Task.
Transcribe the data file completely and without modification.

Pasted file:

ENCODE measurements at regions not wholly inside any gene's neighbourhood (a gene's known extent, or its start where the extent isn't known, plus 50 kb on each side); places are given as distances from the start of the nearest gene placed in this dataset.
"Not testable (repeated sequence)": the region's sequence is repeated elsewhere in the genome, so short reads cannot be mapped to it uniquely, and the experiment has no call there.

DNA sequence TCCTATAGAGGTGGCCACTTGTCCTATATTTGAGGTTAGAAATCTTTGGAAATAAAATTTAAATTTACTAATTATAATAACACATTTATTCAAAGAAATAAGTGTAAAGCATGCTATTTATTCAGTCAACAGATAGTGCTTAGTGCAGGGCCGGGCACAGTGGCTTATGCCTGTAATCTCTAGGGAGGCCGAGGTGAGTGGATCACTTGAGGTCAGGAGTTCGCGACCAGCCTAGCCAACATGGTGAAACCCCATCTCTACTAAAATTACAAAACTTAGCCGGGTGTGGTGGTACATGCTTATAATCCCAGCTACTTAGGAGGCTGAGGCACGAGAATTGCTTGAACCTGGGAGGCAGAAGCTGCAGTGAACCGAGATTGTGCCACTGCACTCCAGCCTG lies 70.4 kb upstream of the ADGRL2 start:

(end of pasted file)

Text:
ENCODE measurements at regions not wholly inside any gene's neighbourhood (a gene's known extent, or its start where the extent isn't known, plus 50 kb on each side); places are given as distances from the start of the nearest gene placed in this dataset.
"Not testable (repeated sequence)": the region's sequence is repeated elsewhere in the genome, so short reads cannot be mapped to it uniquely, and the experiment has no call there.

DNA sequence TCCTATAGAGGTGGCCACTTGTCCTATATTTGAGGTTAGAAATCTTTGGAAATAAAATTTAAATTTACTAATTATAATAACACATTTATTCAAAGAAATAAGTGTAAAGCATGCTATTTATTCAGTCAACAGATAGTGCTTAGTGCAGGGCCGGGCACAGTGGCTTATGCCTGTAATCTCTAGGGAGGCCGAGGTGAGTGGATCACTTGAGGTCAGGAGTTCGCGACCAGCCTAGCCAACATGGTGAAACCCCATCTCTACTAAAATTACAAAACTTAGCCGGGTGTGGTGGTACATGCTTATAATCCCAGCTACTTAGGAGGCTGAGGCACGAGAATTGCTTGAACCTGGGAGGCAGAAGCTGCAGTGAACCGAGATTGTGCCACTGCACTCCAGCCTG lies 70.4 kb upstream of the ADGRL2 start: